Quite how the world famous pancake race at Olney originated can’t be verified - was it the harassed housewife, who dashed to the church with pancake and frying pan still in hand when she heard the shriving bell?
Or were the pancakes a bribe to the Ringer that he might ring the bell sooner and bring forward the day’s holiday?
Whichever it was, we do know that the flipping great event was first run back in 1445, on Shrove Tuesday, the day before Lent.
There have been lapses over the years, but the tradition has never been left cold for long.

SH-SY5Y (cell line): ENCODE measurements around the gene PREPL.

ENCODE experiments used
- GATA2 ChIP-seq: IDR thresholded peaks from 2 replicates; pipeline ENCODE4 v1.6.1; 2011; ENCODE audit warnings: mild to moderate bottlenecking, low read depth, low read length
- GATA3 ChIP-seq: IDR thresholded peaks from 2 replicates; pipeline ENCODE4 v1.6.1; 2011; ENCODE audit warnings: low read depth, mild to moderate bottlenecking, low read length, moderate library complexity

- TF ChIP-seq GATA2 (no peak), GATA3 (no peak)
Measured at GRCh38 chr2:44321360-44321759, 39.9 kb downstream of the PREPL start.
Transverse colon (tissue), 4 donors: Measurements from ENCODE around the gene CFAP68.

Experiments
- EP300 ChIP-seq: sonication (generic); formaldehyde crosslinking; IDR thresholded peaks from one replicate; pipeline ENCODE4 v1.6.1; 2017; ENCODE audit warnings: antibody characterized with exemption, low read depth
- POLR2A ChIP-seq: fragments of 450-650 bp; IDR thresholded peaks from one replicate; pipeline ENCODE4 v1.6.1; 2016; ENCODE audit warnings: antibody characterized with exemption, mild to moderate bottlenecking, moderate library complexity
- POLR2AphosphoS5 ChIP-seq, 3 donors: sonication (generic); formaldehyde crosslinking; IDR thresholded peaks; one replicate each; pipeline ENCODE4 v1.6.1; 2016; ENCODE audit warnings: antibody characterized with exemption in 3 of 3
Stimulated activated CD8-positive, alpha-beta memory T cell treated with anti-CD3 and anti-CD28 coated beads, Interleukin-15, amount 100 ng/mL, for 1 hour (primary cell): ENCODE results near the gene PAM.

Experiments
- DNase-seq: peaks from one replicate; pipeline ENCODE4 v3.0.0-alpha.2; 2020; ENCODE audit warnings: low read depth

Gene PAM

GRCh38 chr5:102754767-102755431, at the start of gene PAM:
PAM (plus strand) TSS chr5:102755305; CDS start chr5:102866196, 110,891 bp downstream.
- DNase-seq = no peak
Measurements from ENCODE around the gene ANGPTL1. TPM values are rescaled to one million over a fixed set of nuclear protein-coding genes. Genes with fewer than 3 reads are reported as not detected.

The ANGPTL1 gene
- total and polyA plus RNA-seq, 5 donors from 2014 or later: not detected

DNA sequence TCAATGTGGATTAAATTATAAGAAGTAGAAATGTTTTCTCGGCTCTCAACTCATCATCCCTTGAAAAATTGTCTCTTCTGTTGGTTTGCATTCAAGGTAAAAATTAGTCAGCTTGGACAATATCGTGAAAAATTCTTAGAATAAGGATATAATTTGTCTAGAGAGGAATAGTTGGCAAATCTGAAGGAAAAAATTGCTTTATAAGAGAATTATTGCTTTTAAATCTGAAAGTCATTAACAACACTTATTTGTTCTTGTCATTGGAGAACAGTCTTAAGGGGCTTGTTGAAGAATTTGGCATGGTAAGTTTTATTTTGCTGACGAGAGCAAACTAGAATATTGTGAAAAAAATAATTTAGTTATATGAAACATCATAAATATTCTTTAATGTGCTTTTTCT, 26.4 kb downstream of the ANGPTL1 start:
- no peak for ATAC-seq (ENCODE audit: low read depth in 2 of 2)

Although the frying pans were pushed aside during the Second World War, the custom was revived in 1948 by the Vicar of Olney, the Reverend Canon Ronald Collins.
He found some old photographs of races run dating back to the 1920s and 1930s and excitedly brought back the custom.
This year’s event - taking place on March 4th - will be the 65th year the race has been run in the post war era, and eyes from all over the world will once again look to Olney.
The race will begin at 11.55am, and while the ladies of the town don their pinnies, running shoes and reach for their frying pans, the Market Square will serve up perfect pancakes for those descending on the town for the historic race.